I didn’t realize just how much wood and tile floor we owned until Joel was no longer here to sweep for me. It was honestly too much. I couldn’t take his place and sweep where he had swept week after week, where he was no longer playing his guitar, or near the front door where I so longed for him to run in. Tears would pour out onto the dusty floors and it took all I had not to collapse into them. We bought a Roomba. Joel must be thinking, “Now, you buy a Roomba!”
The bitterest, most exacting battles have been fought in my laundry room. Years of cheerfully washing, drying, matching and folding stinky boy socks while freely bringing every care for their owners to my all loving and all knowing Lord had transformed my laundry room into an altar.. a holy place where I entered boldly into the throne room to petition His coveted mercy and grace.
My heart now crushed. My deepest, most primal heart’s desire for Joel’s safety answered with a pulverizing “No.” I stood, sometimes doubled over and wailed, in my place of prayer and struggled to utter more than “Please, HELP!!!!” The grace I’d always believed would made the hard things easy just didn’t. Much like the Heaven sent strengthening preceded, but didn’t prevent Jesus’ agony in Gethsemane. Losing Joel, then opening the most vulnerable part of my heart to the One who had allowed it to be so incredibly broken was inexpressibly hard. All I could see or hear was the resounding “No.”
My kids need a praying mom. I’d seen the fruit of my cheerful service. I was severely aware that at any moment I could loose another child. I didn’t want to leave room for regret. I desperately wanted to be the cheerfully praying and serving mom that I had been, but all I could do was hang empty clothes in wordless sobs. As was constantly confronted with my inability to be faithful in my habit of prayer, I found comfort in Romans 8:26-28
In the same way, the Spirit helps us in our weakness. We do not know what we ought to pray for, but the Spirit himself intercedes for us with groans that words cannot express. And he who searches our hearts knows the mind of the Spirit, because the Spirit intercedes for the saints in accordance with God’s will.
And we know that in all things God works for the good of those who love him, who have been called according to his purpose.
A few months ago I tried to coerce a prayer. The words came out strained and weak. When I got to Joel (he is still my kid and still on my list), I felt worse than futile; frustrated, so confused and helpless. How do you pray for a child in Heaven? What could they want or need? Wisdom? Direction? Safety? Has even this one small act of loving service toward Joel been striped from me?
Then a couple of weeks ago, Holy Spirit met me at my altar and suggested that instead of praying for Joel, I could give thanks for all Joel is now enjoying in Heaven. I have offered thanksgiving for those things before.. in my journal, while on walks and in other holy places, but not in that very broken place at my laundry room altar. Learning that I could give thanks in my place of prayer was small victory in my struggle to continue in cheerful service. I plan to go back over the things I have learned about Heaven, make myself a more concrete list of things to be thankful for.. for Joel and for hope.. and hang it in my laundry room as a visual reminder.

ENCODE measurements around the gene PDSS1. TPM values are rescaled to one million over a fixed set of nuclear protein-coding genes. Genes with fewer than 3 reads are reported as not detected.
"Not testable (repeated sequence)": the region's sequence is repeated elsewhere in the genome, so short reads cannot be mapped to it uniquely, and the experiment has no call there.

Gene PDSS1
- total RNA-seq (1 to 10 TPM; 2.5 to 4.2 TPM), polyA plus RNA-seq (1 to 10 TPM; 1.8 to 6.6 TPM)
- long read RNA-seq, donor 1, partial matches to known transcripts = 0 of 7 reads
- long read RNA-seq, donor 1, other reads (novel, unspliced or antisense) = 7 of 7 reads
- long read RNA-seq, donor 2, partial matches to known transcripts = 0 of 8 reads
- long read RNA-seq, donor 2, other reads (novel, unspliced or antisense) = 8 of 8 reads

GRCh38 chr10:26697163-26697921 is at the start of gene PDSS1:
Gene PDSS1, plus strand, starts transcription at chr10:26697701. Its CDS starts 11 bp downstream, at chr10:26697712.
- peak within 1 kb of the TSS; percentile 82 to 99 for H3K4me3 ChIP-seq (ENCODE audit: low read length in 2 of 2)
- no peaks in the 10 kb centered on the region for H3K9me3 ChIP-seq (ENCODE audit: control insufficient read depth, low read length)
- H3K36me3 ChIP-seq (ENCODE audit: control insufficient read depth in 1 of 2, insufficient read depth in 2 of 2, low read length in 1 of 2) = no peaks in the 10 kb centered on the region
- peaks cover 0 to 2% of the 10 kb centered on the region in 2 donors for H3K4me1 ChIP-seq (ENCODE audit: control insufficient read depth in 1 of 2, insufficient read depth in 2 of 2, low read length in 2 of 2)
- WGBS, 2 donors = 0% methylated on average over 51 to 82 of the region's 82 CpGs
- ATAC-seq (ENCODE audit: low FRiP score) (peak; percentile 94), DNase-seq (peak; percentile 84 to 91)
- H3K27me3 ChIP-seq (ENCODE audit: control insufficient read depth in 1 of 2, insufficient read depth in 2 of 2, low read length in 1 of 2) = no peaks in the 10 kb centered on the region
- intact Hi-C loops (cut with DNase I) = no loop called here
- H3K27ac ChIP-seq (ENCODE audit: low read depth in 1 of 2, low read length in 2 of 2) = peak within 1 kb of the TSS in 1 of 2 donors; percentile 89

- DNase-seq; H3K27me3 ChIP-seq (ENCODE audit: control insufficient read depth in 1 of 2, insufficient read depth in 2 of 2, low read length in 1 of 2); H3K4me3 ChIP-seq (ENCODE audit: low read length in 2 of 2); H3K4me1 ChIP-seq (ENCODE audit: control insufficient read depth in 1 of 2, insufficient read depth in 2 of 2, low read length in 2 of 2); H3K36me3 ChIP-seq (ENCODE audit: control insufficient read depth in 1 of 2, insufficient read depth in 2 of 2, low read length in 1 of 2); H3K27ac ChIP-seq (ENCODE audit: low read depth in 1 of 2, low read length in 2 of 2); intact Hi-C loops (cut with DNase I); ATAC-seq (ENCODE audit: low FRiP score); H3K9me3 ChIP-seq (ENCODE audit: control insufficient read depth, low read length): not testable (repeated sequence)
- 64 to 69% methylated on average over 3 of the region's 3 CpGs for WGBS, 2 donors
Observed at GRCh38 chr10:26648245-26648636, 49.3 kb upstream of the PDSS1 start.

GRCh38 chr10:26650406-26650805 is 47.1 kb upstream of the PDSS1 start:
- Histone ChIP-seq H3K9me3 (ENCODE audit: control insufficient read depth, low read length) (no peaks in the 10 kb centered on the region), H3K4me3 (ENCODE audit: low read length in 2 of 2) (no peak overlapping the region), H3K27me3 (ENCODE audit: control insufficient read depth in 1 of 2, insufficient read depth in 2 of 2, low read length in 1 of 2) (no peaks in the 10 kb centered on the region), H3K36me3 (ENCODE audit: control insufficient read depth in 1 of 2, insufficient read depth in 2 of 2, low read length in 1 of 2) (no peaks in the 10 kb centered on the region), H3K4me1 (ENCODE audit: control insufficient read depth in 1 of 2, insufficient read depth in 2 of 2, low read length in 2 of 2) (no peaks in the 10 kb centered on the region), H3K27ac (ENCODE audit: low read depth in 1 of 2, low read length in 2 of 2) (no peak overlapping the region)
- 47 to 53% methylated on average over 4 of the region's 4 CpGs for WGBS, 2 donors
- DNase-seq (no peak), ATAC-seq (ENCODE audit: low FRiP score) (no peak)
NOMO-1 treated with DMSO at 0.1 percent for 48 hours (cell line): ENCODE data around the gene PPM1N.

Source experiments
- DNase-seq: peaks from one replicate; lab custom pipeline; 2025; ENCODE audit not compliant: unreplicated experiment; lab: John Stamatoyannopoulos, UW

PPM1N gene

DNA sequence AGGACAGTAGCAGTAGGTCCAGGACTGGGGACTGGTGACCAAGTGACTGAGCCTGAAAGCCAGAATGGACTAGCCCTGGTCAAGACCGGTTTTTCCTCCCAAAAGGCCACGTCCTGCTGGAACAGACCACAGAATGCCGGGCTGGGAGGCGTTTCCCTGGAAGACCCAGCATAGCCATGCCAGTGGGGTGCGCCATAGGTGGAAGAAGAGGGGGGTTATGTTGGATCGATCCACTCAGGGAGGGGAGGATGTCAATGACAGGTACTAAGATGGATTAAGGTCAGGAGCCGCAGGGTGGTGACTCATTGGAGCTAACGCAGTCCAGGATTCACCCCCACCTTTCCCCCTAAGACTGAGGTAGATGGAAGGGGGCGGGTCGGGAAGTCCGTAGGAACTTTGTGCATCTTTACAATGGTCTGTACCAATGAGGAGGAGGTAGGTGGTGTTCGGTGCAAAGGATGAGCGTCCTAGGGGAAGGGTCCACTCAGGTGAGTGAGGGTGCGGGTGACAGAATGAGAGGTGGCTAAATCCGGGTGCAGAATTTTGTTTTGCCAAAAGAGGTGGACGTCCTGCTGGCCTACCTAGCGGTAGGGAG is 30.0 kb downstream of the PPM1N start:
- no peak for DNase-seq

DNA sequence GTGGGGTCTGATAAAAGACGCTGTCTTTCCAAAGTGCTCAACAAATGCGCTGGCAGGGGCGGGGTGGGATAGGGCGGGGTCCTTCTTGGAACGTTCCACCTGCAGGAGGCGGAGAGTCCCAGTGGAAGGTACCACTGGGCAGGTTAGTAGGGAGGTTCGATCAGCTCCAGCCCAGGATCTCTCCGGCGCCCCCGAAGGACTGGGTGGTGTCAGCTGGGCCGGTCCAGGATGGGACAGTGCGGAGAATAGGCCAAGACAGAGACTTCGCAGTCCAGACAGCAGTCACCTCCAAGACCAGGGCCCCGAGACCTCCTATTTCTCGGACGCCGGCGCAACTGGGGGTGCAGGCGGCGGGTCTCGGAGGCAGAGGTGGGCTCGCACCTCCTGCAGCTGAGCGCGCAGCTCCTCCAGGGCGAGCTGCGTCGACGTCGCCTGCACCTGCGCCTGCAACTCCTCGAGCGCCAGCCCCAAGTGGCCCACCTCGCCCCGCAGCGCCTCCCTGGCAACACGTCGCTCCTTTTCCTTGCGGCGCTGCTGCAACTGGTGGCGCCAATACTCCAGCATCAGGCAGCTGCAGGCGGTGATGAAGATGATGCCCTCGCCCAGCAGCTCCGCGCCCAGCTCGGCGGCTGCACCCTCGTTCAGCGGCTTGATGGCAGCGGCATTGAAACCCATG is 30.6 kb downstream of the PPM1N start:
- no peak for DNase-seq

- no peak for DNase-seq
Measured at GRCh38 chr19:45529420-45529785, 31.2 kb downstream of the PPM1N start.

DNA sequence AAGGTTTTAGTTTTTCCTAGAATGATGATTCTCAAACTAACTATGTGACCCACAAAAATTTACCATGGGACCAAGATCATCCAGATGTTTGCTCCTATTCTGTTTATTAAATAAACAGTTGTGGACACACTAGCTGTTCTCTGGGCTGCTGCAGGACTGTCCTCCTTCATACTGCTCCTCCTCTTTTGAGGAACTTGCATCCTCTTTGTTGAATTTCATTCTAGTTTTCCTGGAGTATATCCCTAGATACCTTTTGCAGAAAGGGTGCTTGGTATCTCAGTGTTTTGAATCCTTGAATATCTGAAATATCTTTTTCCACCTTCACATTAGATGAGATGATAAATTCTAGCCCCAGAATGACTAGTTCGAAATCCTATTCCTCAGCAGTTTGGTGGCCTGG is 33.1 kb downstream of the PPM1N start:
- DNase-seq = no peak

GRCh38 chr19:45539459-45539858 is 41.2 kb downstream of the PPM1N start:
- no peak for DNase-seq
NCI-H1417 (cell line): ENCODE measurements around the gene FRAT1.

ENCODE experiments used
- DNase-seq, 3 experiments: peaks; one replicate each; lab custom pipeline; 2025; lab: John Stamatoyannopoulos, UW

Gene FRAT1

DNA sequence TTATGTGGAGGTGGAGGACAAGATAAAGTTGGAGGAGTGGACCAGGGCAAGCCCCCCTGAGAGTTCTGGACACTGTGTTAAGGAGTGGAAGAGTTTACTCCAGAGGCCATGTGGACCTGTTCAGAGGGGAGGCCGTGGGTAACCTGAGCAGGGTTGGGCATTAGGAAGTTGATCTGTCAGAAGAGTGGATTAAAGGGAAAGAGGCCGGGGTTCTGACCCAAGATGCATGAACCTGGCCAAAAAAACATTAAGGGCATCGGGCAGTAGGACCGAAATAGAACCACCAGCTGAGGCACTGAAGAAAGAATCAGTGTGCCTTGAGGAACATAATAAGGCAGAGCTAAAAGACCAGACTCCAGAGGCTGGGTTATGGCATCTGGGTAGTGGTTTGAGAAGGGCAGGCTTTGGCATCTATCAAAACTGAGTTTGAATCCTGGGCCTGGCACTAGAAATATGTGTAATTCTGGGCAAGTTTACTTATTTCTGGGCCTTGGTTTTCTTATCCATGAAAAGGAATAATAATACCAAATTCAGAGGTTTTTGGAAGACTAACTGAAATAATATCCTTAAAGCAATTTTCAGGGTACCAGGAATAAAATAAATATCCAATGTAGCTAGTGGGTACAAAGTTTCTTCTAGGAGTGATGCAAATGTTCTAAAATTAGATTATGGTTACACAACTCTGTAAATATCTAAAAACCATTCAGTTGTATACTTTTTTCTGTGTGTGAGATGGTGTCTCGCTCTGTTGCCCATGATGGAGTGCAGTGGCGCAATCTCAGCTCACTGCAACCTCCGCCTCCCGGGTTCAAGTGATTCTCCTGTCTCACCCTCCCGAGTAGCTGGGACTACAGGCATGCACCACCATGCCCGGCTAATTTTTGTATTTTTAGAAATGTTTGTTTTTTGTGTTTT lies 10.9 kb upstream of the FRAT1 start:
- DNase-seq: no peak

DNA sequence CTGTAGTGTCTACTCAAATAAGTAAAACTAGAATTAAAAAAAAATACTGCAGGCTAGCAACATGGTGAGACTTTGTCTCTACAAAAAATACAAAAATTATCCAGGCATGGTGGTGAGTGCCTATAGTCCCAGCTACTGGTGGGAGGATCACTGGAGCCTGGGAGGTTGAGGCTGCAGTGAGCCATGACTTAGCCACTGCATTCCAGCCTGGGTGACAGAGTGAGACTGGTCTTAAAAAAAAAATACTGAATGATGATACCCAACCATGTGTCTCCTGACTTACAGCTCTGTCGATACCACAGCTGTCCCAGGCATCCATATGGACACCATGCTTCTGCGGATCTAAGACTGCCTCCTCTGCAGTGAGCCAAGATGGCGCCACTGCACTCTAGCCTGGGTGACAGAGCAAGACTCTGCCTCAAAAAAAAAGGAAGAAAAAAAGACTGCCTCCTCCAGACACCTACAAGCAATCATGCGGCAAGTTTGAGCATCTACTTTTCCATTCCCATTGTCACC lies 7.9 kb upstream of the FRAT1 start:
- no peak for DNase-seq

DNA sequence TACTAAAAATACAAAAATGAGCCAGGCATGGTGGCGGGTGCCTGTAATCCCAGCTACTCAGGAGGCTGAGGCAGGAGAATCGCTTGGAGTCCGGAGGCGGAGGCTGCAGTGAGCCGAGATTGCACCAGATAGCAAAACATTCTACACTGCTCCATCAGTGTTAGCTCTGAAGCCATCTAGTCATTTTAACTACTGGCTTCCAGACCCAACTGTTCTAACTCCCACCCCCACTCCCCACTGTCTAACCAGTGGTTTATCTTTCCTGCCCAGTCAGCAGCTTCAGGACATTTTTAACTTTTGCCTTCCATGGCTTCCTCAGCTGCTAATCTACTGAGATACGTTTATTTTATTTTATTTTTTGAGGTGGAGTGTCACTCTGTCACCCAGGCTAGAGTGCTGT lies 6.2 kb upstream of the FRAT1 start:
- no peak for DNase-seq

Since you have been raised to new life with Christ, set your sights on the realities of Heaven, where Christ sits in the place of honor at God’s right hand. Colossians 3:1
Much like when I struggled to find safe things to be thankful for “My Cautiously Thankful When it Comes to the Temporarily Temporal Heart,” I am still fighting to find ways that I can pray for my surviving children and not be crushed a second time, if answered with a “No.” It’s not that I no longer pray big faith filled prayers. I still pray often for Joel’s resurrection. Not for the one I know we will all experience one day, but for the one where Joel walks in the door where my Roomba sweeps now and we are elated to welcome him home.
I am learning to ask believing my Cheerful Giver will answer with His best for us.. even if that includes sharing in His suffering. “Lord, please, heal, protect, give, lead, resurrect.. all according to Your will. Please, give us the strength to trust and obey in a way that honors You with cheerful service no matter what You allow.”
“Dear friends, don’t be afraid of those who want to kill your body; they cannot do any more to you after that. But I’ll tell you whom to fear. Fear God, who has the power to kill you and then throw you into hell. Yes, he’s the one to fear. What is the price of five sparrows—two copper coins? Yet God does not forget a single one of them. And the very hairs on your head are all numbered. So don’t be afraid; you are more valuable to God than a whole flock of sparrows..
32-34 “So don’t be afraid, little flock. For it gives your Father great happiness to give you the Kingdom. Sell your possessions and give to those in need. This will store up treasure for you in Heaven! And the purses of Heaven never get old or develop holes. Your treasure will be safe; no thief can steal it and no moth can destroy it. Wherever your treasure is, there the desires of your heart will also be.
35-38 “Be dressed for service and keep your lamps burning, as though you were waiting for your master to return from the wedding feast. Then you will be ready to open the door and let him in the moment he arrives and knocks. The servants who are ready and waiting for his return will be rewarded. I tell you the truth, he himself will seat them, put on an apron, and serve them as they sit and eat! He may come in the middle of the night or just before dawn. But whenever he comes, he will reward the servants who are ready.
Did you catch the overwhelming cheerfulness of our Father described by Jesus in verses 32 and 37?
“I have come to set the world on fire, and I wish it were already burning!” ~Jesus in verse 49
of the smoldering wick (Isaiah 42:3)